Despite representing a third of the US population, racial and ethnic minorities typically receive less frequent or lower quality healthcare: as a whole, people of color have fewer breast cancer screenings, organ transplants and vaccinations, to name a few examples. This disparity results in a less healthy population, increased costs for treating preventable conditions and continued inequity for minority populations.
Social justice topics may not be the most-discussed issue in public health, but the recent Lunch and Learn lecture series from the Department of Social and Behavioral Sciences (SBS) Diversity Committee brings the conversation to the forefront. Led by Sharon Washington, assistant professor in the SBS Department, the three lectures this semester have discussed reproductive rights and policy, racism and immigrant health.
“In the healing fields, we’ve opted in to caring about people, but we don’t always see these ‘political’ issues as a part of healing work,” said Washington. “Health is something that we assume everyone has a right to, but do we act on that? Do we work to dismantle systems that infringe on that right?”
Each lecture frames these issues in a public health context, through statistics such as those above, and provides students, researchers and practitioners with a vocabulary to talk about social justice. At the session on racism and hate crimes, for instance, attendees learned the difference between individual and institutional racism, as well as the distinctions between discrimination, racism and prejudice.
“In order for us to have diverse groups of people in this conversation, we have to have a sense of what the words mean,” said Washington. By learning how to talk about social issues, whether racism or immigration or others, students can better address them when working in the field.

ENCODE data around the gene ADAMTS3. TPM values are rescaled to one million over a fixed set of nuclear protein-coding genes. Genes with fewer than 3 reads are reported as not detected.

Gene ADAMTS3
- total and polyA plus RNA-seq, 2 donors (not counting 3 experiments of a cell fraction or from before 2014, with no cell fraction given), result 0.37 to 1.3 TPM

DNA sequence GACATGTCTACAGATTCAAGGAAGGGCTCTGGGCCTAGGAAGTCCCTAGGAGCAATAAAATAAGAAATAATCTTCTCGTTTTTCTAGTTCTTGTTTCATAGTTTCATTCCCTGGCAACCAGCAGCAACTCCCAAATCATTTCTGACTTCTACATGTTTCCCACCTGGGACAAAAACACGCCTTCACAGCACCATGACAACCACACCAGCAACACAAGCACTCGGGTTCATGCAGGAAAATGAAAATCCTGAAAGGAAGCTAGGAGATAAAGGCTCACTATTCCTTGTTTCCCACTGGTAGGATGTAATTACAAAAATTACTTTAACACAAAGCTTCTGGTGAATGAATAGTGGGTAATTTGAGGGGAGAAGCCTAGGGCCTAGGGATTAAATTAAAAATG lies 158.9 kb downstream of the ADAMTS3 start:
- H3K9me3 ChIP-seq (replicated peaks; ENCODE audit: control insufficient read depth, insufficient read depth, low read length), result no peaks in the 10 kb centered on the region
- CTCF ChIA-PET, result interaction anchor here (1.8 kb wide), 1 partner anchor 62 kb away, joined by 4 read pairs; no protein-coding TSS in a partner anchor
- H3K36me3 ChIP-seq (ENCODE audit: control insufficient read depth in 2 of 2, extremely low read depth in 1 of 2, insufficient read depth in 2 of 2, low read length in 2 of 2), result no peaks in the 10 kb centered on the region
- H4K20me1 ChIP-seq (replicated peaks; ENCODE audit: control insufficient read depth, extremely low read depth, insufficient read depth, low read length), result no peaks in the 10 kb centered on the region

Though connections between social issues and public health are not always obvious, it’s another lens through which we should view public health, according to Washington; just as public health issues are evaluated economically and morally, they should also be examined through a social justice perspective. She explained that, as public health issues disproportionately affect marginalized groups, it is important for solutions to be rooted within the social, historical and political context that produced the problems.
“Whereas history can often feel divisive, knowing that it belongs to us all, and we collectively construct the next chapters, is a unifying factor that should empower us to have these conversations,” said Washington.
Aside from future Lunch and Learns, the Diversity Committee has planned a series of events for the spring. They are planning a Mass Incarceration Awareness Week, including a film screening and panel discussions with people who have experienced incarceration or solitary confinement, as well as a second rendition of the Black History Month film series they ran earlier this year. In addition, the committee has organized LGBTQIA+ trainings and workshops, and committee members frequently share tips and best practices with other faculty and staff in the College.